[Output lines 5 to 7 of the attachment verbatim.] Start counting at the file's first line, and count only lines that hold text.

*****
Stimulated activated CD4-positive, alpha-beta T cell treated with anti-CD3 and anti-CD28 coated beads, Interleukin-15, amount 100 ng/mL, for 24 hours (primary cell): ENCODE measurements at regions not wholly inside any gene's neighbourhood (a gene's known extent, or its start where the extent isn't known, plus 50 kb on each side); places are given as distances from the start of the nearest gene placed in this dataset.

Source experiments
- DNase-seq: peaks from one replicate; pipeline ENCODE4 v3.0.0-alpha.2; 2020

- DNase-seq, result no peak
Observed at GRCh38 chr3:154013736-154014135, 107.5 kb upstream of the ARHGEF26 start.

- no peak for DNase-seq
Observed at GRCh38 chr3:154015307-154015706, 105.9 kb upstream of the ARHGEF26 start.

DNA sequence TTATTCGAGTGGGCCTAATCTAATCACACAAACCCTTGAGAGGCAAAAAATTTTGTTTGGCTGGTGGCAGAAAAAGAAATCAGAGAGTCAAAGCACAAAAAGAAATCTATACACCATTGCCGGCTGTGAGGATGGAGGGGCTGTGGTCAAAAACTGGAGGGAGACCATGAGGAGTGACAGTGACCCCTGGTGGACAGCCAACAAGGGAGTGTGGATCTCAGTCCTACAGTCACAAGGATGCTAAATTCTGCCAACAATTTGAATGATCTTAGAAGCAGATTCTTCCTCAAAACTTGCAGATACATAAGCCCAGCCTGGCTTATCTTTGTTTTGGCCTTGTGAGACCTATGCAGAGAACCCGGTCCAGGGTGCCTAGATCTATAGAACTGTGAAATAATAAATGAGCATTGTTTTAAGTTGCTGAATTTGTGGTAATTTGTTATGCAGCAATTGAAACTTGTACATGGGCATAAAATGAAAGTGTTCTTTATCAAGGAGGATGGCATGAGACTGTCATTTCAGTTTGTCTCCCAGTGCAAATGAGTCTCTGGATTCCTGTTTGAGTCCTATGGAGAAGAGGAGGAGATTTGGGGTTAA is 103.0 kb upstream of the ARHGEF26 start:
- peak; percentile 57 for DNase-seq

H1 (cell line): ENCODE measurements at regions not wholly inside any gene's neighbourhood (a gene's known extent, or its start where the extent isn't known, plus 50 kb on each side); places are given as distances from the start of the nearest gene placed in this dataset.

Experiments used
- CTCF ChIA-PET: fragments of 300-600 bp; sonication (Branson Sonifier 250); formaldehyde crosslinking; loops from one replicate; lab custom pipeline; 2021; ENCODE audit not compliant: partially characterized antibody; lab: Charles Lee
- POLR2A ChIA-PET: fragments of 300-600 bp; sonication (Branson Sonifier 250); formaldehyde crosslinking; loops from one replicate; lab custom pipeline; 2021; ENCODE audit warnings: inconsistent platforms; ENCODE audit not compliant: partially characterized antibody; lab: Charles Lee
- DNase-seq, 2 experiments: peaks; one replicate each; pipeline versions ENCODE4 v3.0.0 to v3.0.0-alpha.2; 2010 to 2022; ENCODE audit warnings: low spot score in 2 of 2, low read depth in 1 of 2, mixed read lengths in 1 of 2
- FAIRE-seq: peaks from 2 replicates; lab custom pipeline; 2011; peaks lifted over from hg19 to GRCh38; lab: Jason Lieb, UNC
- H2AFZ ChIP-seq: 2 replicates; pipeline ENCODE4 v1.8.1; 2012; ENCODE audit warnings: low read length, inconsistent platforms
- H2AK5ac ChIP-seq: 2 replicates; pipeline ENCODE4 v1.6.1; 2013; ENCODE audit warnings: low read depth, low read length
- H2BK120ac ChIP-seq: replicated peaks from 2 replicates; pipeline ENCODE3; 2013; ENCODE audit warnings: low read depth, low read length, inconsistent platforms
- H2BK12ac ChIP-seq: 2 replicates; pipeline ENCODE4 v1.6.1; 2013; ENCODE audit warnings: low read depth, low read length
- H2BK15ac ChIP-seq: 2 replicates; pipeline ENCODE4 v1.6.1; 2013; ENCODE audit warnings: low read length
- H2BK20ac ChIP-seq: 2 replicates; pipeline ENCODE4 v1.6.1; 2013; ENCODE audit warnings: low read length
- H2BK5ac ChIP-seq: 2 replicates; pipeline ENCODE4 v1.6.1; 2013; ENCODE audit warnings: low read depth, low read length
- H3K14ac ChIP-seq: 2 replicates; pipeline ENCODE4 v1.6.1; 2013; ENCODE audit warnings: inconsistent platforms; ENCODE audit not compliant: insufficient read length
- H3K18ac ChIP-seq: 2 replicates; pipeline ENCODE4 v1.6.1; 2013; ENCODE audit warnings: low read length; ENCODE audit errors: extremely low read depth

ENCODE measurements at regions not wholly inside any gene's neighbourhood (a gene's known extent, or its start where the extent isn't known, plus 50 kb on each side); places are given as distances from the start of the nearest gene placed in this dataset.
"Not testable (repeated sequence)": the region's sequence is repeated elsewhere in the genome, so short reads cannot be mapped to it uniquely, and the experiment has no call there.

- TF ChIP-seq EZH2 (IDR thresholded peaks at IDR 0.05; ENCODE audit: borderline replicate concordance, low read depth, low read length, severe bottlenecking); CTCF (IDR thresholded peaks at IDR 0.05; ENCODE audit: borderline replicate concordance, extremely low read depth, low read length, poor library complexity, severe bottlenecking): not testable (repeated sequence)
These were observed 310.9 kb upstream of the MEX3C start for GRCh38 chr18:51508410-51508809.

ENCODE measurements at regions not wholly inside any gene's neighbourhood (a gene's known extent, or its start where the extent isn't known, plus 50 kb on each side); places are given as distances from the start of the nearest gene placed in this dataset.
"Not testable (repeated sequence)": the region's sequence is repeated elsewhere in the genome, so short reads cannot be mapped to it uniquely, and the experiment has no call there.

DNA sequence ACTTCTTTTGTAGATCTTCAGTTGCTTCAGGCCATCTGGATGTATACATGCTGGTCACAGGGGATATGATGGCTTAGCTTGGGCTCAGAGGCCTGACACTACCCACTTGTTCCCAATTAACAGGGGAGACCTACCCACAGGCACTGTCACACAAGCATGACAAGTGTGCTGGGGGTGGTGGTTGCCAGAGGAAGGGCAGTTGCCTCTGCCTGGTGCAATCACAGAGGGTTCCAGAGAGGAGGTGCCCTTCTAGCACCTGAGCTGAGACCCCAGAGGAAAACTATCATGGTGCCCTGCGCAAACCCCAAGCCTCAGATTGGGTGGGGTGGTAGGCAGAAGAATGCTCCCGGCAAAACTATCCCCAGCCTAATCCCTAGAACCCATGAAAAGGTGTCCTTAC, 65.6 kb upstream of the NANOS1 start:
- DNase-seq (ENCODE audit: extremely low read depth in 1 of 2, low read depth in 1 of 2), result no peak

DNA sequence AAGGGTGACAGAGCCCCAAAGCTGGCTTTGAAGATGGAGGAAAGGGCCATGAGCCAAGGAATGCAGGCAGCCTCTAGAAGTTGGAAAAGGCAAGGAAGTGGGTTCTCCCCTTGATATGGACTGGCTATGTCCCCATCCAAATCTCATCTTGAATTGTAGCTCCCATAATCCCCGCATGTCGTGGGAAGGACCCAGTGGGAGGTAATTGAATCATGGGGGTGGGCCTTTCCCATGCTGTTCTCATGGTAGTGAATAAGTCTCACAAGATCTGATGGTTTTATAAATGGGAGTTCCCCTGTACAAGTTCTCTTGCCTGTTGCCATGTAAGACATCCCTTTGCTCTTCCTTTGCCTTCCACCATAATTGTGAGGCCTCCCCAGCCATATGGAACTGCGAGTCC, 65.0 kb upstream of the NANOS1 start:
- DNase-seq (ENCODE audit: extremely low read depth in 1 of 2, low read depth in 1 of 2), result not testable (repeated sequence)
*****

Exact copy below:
Observed at GRCh38 chr3:154013736-154014135, 107.5 kb upstream of the ARHGEF26 start.

- no peak for DNase-seq
Observed at GRCh38 chr3:154015307-154015706, 105.9 kb upstream of the ARHGEF26 start.